Vincent Reinhart, Mellon chief economist and macro strategist, says he’s “at a loss” to justify Tuesday’s emergency rate cut by the Federal Reserve, which only ended up spooking investors even more.
Amid growing concerns surrounding the COVID-19 viral outbreak, voting members of the Federal Open Market Committee unanimously agreed to an inter-meeting rate cut by half a percentage point — the first inter-meeting cut since the 2008 financial crisis. Stocks whipsawed on the unexpected move.
Reinhart said in an interview on Yahoo Finance’s that “historically, the FOMC is reluctant to do an inter-meeting move on the fears that it looks like it’s panicking, that it conveys concerns about the economy from some insider knowledge, it feeds suspicions that it’s responding to equity moves, and lastly that it feeds suspicions that it was influenced by political actors.”
Reinhart added that the Fed “basically went four for four” on those concerns, which were reinforced by Fed Chair Jay Powell’s “pretty underwhelming” press conference that also failed to provide a rationale for the cut.
“He did talk about business contacts, which I think led some people to wonder if they knew something we don’t. They did it a week after equity prices fell 11%,” Reinhart told “On the Move.”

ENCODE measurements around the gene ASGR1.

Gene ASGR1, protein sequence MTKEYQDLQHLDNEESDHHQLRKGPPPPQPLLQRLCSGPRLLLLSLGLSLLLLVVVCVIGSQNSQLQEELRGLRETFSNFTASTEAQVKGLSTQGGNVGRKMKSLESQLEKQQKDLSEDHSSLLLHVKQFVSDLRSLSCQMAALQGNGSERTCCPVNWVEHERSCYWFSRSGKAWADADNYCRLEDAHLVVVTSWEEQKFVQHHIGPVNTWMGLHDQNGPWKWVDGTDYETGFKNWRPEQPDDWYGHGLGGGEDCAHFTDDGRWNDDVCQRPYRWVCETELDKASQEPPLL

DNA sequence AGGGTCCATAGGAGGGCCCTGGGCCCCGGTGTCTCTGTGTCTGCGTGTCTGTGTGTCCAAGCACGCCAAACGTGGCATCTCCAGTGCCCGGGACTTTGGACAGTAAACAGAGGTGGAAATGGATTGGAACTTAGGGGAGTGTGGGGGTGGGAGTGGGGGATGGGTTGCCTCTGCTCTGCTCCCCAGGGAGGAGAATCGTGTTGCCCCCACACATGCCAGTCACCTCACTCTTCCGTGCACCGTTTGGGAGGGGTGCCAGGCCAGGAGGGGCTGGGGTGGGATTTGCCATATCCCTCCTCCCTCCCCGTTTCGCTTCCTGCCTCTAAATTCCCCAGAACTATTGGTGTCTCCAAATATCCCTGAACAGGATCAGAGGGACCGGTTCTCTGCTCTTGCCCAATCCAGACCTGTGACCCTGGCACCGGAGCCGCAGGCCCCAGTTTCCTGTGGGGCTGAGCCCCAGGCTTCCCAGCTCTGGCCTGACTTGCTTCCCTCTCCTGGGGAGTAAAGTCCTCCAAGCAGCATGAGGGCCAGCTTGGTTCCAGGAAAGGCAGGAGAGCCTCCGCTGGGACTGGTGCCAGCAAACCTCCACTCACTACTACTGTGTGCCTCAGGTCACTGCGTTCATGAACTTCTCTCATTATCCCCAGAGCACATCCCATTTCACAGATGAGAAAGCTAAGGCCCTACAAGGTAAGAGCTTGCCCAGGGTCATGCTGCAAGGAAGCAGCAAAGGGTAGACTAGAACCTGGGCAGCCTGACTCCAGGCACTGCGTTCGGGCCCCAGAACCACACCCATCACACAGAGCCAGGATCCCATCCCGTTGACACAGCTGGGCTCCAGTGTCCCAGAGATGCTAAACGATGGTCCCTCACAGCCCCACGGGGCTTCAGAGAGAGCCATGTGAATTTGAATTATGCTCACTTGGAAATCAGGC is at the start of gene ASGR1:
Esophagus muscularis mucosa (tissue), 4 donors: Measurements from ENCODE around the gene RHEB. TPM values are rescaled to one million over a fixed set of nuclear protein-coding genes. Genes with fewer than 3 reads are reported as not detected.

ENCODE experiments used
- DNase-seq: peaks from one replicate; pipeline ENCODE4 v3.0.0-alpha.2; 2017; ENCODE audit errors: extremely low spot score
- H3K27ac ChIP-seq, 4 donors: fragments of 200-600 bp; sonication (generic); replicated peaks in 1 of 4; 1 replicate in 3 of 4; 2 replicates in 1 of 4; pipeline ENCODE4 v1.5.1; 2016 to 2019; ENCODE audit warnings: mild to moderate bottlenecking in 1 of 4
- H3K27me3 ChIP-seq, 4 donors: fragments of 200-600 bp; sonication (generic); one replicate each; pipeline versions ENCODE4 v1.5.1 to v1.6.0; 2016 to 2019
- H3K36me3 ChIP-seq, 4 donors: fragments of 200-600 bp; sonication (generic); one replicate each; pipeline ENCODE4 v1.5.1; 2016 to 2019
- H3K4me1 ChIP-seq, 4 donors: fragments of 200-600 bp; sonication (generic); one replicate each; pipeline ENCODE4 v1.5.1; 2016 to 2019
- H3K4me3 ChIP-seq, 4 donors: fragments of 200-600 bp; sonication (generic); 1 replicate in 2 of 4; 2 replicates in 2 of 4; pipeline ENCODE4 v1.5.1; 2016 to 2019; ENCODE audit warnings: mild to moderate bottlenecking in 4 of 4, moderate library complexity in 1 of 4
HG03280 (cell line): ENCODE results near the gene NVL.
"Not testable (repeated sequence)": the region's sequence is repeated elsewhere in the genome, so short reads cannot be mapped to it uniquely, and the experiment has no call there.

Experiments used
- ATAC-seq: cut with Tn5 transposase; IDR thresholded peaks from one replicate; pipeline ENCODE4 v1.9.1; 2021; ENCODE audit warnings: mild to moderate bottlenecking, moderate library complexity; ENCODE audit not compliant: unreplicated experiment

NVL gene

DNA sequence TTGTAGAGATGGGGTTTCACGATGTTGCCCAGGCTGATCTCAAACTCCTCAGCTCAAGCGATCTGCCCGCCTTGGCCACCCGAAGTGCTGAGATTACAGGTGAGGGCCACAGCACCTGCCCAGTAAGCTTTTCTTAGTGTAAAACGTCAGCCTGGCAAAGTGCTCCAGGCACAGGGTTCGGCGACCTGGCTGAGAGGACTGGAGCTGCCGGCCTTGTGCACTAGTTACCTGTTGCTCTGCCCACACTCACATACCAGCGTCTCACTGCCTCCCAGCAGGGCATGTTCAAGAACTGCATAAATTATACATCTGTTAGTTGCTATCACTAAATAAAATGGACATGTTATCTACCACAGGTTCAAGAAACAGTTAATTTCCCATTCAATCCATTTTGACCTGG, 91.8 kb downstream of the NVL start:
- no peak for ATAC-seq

[Take our quick poll: Do you think the stock market has bottomed?]
Given that Powell called the meeting right after meeting with the Treasury Secretary, “I could understand why equity investors are somewhat perplexed,” Reinhart said.
The economist dismissed the idea that the Fed has to act early and aggressively on rate moves to hedge against what’s around the corner, because rates were already at low levels.
“That’s page one in the talking points on how to deal with the zero lower bound nominal interest rates,” he said. “If you think you’re going to get a persistent adverse demand shock that could risk putting you at zero, the go low as quickly as you can because the economy will be in a better position at that juncture. The problem is that is when you believe you are going to have a persistent adverse hit to aggregate demand.”
Reinhart pointed out that most economic analyses of the impact of the coronavirus talk about a ‘V-shaped’ recovery — something that looks unlikely.
“The coronavirus is expected to impart a V-shaped dent in global activity, albeit deeper and more asymmetric than we might have thought a few weeks ago. But the funds rate appropriate for the downward leg is not the same as for the upward one,” he said.
“That’s particularly going to be a problem because what you have to explain to me is how the Fed could take this back in the course of 2020, an election year?” he added.
Julia La Roche is a Correspondent at Yahoo Finance. Follow her on Twitter.